Nepali Congress central member and parliamentarian Javeda Khatun Jaga/File Photo
KATHMANDU: Nepali Congress (NC) central member and parliamentarian Javeda Khatun Jaga asserted that it was the duty and responsibility of the parliamentarians to fulfill the promises and commitments made with voters during the election.
Parliamentarian Khatun opined that it should not be taken otherwise that the parliamentarians elected to deliver on the commitments of development and public services made to people during election are found in ministries.
Stating that although she could not deliver much on development works, she proudly shared that her voters were all appreciations for her efforts for the developmental endeavors in the areas of roads and play grounds.
Furthermore, she cited how the voters were taking stock of the progress made in terms of formulation of laws.
The lawmaker representing the marginalized Muslim community viewed that factors such as delay in formation of thematic committees, disruption of the House (parliament) and the parties’ numerical strength in parliament had posed a mounting challenge in formulation of law.
According to her, criticism was pouring in for not devising enough of rules as expected by the end of the winter and monsoon session of the parliament.
Khatun maintained that all the political parties should make formulation of law a common agenda.
She observed, “Partisan interest and political self-interest, denial of each other’s presence and existence, interference and changing of the government too often and having vested interest on the bills posed challenges in expediting the formulation of law.”
Lawmaker Khatun commented that it was not appropriate for the lawmakers to object the ruling for cheap publicity, indulging in blame game and trading accusations and putting off the clothes in the House’s meeting.
She asserted that the parliamentarians ought to present themselves in the House in a dignified manner, deliver thoughtful statements and be a leader to take pride in one’s party.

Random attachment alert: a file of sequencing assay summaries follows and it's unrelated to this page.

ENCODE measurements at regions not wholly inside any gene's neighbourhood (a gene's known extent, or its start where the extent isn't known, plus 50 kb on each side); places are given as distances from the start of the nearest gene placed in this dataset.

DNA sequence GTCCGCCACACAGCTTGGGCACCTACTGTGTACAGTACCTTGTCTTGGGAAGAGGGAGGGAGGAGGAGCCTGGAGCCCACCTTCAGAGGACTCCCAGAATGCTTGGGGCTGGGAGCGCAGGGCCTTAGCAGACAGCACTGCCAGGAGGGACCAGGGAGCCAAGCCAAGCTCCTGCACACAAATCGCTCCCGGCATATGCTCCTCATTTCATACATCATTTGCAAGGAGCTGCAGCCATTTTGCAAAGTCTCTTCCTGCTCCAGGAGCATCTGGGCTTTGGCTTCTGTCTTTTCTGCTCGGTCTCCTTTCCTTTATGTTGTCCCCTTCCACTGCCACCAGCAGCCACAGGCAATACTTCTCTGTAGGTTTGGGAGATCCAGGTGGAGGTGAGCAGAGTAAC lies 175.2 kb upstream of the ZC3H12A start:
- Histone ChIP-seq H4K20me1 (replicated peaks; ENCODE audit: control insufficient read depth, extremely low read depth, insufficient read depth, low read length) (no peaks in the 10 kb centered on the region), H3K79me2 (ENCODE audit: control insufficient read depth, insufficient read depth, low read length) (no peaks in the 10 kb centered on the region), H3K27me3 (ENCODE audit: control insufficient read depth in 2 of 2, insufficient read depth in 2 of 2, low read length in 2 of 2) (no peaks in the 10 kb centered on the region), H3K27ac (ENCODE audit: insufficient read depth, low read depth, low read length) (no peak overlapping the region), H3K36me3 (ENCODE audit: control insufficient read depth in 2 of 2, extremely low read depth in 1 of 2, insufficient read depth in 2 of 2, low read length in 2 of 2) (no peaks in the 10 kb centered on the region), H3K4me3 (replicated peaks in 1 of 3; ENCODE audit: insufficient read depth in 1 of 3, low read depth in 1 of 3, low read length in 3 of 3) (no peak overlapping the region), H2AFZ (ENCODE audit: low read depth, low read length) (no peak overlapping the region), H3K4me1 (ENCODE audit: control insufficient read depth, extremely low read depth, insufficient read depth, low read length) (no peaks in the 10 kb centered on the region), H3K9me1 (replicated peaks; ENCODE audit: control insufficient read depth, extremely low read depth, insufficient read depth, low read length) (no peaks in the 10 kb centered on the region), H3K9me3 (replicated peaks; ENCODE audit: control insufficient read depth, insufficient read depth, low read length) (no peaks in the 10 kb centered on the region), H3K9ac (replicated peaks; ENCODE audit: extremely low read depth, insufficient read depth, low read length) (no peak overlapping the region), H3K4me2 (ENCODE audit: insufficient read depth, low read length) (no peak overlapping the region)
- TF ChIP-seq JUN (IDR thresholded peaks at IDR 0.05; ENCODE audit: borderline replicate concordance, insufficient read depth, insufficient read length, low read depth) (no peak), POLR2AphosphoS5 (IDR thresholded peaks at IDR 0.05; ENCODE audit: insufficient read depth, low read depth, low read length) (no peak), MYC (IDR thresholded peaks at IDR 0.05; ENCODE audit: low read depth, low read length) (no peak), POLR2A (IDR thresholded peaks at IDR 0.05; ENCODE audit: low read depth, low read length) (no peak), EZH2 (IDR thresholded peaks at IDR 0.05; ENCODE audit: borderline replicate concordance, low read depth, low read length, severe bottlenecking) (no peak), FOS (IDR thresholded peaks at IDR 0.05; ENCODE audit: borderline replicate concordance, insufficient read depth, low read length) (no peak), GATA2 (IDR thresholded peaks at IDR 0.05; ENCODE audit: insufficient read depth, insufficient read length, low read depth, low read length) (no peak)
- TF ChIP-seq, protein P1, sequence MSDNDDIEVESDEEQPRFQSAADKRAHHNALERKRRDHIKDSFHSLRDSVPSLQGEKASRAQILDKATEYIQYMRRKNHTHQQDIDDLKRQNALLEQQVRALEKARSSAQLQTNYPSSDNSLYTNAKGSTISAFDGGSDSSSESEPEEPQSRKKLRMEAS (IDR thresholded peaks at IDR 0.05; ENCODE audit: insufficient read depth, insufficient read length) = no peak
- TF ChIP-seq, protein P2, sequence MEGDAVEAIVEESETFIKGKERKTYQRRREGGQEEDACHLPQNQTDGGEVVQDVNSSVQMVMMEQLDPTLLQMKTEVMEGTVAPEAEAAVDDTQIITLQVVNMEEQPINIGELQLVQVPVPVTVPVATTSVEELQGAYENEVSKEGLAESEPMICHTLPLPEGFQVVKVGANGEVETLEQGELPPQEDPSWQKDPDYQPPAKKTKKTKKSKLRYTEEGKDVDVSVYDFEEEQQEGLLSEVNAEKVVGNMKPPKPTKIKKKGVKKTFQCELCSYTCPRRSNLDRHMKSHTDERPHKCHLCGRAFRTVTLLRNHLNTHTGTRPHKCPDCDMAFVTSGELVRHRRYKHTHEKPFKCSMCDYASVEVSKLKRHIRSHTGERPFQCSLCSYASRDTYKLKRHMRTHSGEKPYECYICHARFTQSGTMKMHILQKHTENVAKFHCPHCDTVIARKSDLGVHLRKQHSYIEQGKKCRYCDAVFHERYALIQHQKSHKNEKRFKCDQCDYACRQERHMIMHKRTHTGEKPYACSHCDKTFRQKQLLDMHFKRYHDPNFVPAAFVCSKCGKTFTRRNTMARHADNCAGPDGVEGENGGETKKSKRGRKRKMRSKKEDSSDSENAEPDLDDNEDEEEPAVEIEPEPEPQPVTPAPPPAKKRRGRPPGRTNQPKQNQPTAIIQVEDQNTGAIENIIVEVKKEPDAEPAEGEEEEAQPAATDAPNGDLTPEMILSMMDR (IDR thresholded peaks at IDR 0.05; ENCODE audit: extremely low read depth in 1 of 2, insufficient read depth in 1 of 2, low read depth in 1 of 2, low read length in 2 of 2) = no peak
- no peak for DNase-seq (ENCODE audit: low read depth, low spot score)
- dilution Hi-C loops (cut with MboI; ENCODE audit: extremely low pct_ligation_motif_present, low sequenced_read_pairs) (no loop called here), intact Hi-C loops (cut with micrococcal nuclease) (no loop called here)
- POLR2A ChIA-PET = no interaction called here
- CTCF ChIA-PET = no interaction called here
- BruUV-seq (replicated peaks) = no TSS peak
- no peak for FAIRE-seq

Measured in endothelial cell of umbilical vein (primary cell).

According to her, the parliamentarians being the people’s representatives should keep up with the hope and trust of the people on them.
Khatun said that apart from developmental endeavors, inundations, soil erosion in river bank and increasing human and wildlife conflict in Bardiya district were the major challenges.
“Development and construction works can wait, but the people should be able to survive first. That is the burning problem. Flooding is also a major problem. We need a bridge,” she said.
Stating that costly election has also created a challenge in maintaining good governance and corruption control, lawmaker Kahatun said the tendency to make up for the election expenses through unethical means has also contributed to the rising corruption in the country.
She said her personal view is that the election would be more cost-effective from the point of election expenses if the proportional election system was adopted instead of the present mixed election system, suggesting to the top leaders of the political parties to think over this matter seriously.
According to her, the election is so expensive that a leader who is not economically well-off is not in a position to compete in the election let alone win the election, no matter how principled he/she might be.
Noting that the State should ramp up investment in the education sector and for promotion of industries, the lawmaker from Bardiya stressed on the need of vigorously promoting employment-oriented quality education in the country.
She also underscored on creating maximum jobs within the country to stop the exodus of youths to foreign employment.
Also the member of the House of Representatives, Women, Children and Social Welfare Committee, Khatun expressed the belief that the Bardiya has been established as a model district in terms of goodwill and harmony among the various communities.
“There is religious, social, linguistic and cultural amity and harmony among all communities in Bardiya. We have maintained cordial and harmonious relations among all communities with each community respecting the religion, culture and festivals of the other, and participating in each other’s festivals and exchanging greetings,” she added.